2015 Summer Interns Leave Lasting Impact at JHF

Date Created: August 31, 2015 10:42 AM
Author: roger demo


2015 Summer Interns Leave Lasting Impact at JHF Image
Damilola Bamidele‐Abegunde, working towards an MPH in epidemiology at the University of Pittsburgh, explains her background in public health while living in Lagos, Nigeria, and how it led her to JHF, where she contributed to the Minority AIDS Initiative.
2015 Summer Interns Leave Lasting Impact at JHF Image 2
(L‐R): Quality Improvement Specialist Stacie Bonenberger, MOT; Senior Quality Improvement Specialist Jennifer Condel; Quality Improvement Specialist Anneliese Perry; JHF summer intern Sarah Howard, an economics student at Allegheny College; and Quality Improvement Specialist Deborah Murdoch, MPH.
2015 Summer Interns Leave Lasting Impact at JHF Image 3
JHF staff and interns mingle during an ice cream social in the QI2T Center’s Japanese Garden.

The selection process for this year’s summer internship program was the most competitive in JHF history, with 12 future leaders in healthcare delivery, policy, and research selected from an applicant pool of 75. During meetings of the Health Careers Futures (HCF) Board and JHF Distribution Committee in August, the interns showcased how they applied their Perfecting Patient CareSM training by advancing a broad array of Foundation projects:

  • Michael Backman, a doctorate student in biostatistics at the University of Pittsburgh, crunched numbers on the impact of motivational interviewing in the Primary Care Resource Center (PCRC) Project. He found that MI  training for staff was associated with lower patient refusal rates to enroll in PCRC services.

  • Damilola Bamidele‐Abegunde, working towards an MPH in epidemiology at Pitt, streamlined data collection and reporting for AIDS Service Organizations participating in the Minority Aids Initiative by creating a standardized template.

  • Nayanika Basu, a doctorate pharmacy student at Pitt, created a toolkit for colleges to host initiatives that raise awareness about the cancer‐preventing HPV vaccine. She also developed a short HPV education video that will play in Pitt residence halls and the student union.

  • Tayler Bungo, an MPH student at Washington University in St. Louis, developed an online training module for quality improvement managers to strengthen their data collection and analysis skills. She also created a tool for primary care practices to assess their readiness for Patient‐Centered Medical Home certification.

  • Breann Farrier, a Master of Social Work student at Pitt, observed staff‐client interaction at a few sites participating in the RAVEN initiative, and developed a questionnaire to help them achieve the project’s goal of reducing avoidable hospital readmissions among nursing home residents.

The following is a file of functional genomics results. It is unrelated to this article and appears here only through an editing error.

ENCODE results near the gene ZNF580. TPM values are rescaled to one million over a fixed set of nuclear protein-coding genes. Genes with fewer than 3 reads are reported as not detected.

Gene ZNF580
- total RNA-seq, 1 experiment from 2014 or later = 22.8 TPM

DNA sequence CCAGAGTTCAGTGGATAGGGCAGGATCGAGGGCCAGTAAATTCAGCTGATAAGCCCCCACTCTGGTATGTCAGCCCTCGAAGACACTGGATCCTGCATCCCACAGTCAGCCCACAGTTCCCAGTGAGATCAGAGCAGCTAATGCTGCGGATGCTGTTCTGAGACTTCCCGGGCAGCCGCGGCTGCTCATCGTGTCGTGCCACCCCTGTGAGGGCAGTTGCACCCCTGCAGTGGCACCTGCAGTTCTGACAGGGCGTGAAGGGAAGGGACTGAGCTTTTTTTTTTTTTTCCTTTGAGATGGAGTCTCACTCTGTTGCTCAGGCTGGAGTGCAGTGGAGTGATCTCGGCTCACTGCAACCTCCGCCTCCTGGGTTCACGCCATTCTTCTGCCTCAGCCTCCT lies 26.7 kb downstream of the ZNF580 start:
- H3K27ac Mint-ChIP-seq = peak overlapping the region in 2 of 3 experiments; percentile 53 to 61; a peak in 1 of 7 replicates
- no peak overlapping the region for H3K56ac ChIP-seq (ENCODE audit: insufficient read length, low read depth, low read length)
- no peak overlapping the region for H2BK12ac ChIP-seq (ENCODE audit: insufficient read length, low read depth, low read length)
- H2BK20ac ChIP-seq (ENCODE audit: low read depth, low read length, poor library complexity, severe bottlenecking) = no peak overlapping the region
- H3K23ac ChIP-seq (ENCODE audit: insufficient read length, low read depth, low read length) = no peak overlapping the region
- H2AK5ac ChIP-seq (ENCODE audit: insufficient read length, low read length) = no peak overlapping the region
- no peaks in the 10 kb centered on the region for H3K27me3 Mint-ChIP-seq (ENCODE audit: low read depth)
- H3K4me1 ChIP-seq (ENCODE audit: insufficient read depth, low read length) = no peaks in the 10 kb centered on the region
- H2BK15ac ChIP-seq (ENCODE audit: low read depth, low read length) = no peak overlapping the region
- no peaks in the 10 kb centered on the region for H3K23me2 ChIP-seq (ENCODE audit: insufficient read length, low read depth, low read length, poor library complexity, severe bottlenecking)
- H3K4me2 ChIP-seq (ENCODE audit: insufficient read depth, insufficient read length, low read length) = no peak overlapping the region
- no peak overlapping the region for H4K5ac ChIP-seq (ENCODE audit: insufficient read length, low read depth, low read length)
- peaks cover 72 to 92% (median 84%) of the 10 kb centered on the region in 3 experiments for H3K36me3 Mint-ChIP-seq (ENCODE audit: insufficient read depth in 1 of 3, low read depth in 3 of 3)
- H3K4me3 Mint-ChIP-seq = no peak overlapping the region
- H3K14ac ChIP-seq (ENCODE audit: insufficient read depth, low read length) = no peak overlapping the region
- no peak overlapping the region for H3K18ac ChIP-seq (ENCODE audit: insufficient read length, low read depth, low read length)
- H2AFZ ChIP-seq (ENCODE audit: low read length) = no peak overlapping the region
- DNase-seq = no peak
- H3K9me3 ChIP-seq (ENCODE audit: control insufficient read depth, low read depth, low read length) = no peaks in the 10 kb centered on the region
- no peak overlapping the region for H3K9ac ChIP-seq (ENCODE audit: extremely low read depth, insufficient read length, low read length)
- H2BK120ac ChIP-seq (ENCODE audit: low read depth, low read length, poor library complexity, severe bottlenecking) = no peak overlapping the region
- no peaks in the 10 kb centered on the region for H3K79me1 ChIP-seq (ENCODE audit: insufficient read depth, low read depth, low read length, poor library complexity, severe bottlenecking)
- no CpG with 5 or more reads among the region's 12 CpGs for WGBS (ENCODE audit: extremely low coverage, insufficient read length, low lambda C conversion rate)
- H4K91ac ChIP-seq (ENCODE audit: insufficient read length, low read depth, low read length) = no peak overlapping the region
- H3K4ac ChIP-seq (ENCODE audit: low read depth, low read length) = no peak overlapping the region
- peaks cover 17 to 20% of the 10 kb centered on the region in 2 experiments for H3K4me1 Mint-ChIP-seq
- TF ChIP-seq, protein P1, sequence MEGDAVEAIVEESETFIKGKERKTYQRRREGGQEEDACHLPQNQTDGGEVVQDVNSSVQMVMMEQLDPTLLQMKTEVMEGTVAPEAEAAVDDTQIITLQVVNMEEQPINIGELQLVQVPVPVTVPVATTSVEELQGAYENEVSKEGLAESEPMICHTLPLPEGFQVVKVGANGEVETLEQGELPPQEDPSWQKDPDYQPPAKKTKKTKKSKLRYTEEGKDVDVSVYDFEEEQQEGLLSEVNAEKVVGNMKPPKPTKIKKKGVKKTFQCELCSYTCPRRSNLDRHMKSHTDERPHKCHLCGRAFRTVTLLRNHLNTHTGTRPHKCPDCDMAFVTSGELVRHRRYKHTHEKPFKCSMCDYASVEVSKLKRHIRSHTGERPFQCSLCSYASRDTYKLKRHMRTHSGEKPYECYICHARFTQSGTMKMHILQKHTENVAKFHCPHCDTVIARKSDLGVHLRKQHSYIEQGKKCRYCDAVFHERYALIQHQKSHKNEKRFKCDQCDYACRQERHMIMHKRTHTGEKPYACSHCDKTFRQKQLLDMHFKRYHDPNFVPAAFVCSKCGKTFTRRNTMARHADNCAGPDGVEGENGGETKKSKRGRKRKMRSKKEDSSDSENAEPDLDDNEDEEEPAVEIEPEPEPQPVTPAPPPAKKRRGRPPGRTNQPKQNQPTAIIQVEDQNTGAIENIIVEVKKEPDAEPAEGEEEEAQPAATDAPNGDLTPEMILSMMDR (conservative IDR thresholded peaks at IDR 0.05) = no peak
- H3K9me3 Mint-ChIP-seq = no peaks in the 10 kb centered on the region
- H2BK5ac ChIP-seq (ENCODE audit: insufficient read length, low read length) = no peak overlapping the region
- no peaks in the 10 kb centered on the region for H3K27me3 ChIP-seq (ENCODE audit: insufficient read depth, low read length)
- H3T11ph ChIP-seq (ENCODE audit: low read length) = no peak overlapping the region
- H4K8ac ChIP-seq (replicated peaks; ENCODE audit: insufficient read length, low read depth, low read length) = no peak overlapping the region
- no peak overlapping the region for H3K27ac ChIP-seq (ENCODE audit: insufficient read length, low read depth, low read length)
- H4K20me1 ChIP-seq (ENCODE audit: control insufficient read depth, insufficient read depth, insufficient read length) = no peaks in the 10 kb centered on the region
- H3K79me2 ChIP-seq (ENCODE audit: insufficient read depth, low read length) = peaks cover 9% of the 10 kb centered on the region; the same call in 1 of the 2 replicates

• Gabriel Gan, studying human health and history at Emory University, developed a presentation on two‐way communication between patients and providers. Gan, an emergency medical technician, also rode along with CONNECT Community Paramedics, who are working to reduce hospital and ER readmissions by helping patients with medication reconciliation and transportation, among other items.

  • Sarah Howard, an economics student at Allegheny College, helped plan and execute sessions of JHF’s Patient Safety Fellowship. She also joined the fellows as they conducted observations at local acute care, primary care, and long‐term care sites.

  • Nova Hubbard, a Master of Social Work student at Pitt, created outreach materials to raise awareness about educational offerings available through the RAVEN initiative, and also helped to evaluate JHF’s inaugural Fellowship on Death and Dying.

  • Nayana Nagaraj, working towards a PhD in epidemiology at Pitt and a past participant in JHF’s QI2T Fellowship, evaluated models for elder care at local Community LIFE centers.

  • Haley Roberts, a healthcare policy and management student at Carnegie Mellon University, created an HPV toolkit for middle school‐aged children so that schools can host on‐site vaccination clinics. She also worked on developing a Jewish genetics curriculum for children participating in summer camps.

  • Elizabeth Sierminski, an MPH student at Pitt, created a social media strategy to engage stakeholders around HPV vaccination.

  • Minal Singhee, a CMU healthcare policy and management student, created data maps to show HPV vaccination rates in local neighborhoods and also worked on programming for upcoming Health 2.0 Pittsburgh events.

All 12 interns noted that their experiences at JHF this summer affirmed their post‐school career paths. They also thanked Foundation staff for mentoring them and involving them in important JHF initiatives, including the July 15 patient activation event. They participated in a debrief to provide suggestions for next year’s summer internship, and committed to spreading the word on campus about the value of the program.